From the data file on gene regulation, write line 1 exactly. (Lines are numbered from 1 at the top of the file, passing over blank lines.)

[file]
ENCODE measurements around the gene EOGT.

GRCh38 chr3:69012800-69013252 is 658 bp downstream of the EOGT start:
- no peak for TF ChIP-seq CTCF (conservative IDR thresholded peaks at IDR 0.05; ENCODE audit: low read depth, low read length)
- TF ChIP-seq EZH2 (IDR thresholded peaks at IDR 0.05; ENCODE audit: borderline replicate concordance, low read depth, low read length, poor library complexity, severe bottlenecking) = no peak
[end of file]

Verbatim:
ENCODE measurements around the gene EOGT.